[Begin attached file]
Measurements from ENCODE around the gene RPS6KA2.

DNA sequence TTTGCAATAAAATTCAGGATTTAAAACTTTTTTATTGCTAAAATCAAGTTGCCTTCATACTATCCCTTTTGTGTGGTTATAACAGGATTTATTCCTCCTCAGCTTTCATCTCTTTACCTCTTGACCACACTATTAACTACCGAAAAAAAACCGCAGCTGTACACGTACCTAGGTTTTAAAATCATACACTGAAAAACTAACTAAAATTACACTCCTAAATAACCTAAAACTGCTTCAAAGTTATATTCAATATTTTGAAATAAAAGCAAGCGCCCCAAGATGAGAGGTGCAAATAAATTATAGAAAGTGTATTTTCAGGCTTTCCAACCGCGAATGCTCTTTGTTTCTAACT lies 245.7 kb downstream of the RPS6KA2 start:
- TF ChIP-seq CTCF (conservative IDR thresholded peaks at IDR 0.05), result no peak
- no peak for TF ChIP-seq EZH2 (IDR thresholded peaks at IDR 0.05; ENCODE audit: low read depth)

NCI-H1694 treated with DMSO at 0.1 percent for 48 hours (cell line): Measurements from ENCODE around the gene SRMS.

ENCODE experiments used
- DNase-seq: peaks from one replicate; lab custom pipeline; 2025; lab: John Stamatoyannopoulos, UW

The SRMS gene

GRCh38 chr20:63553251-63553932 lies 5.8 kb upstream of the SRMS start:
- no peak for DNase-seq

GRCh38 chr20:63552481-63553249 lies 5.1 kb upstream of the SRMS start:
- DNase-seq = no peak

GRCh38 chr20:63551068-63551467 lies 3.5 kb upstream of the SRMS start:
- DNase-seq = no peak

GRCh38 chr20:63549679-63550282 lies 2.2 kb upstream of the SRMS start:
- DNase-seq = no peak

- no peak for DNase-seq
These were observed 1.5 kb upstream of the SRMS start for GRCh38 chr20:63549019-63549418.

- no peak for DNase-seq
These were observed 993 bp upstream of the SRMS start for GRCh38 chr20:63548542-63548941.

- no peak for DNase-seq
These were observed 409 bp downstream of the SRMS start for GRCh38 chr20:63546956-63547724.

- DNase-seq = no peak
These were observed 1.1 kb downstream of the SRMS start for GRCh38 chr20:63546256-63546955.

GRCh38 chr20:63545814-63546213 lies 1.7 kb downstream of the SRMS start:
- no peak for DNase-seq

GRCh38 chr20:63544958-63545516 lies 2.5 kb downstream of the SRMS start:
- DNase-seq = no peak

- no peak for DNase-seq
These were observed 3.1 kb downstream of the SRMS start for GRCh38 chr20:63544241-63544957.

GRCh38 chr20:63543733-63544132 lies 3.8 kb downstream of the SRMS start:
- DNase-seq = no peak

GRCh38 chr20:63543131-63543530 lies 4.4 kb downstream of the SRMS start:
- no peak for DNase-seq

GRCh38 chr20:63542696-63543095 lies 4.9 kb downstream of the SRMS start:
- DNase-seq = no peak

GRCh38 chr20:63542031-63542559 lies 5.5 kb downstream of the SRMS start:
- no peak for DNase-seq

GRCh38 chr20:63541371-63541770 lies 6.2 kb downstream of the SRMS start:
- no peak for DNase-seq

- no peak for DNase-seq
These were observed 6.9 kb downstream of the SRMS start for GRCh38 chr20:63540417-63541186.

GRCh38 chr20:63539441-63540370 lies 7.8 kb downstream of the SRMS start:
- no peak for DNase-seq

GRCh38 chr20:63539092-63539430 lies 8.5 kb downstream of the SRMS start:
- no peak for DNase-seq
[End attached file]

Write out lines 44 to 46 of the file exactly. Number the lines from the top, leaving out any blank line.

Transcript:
- no peak for DNase-seq

GRCh38 chr20:63539092-63539430 lies 8.5 kb downstream of the SRMS start:
- no peak for DNase-seq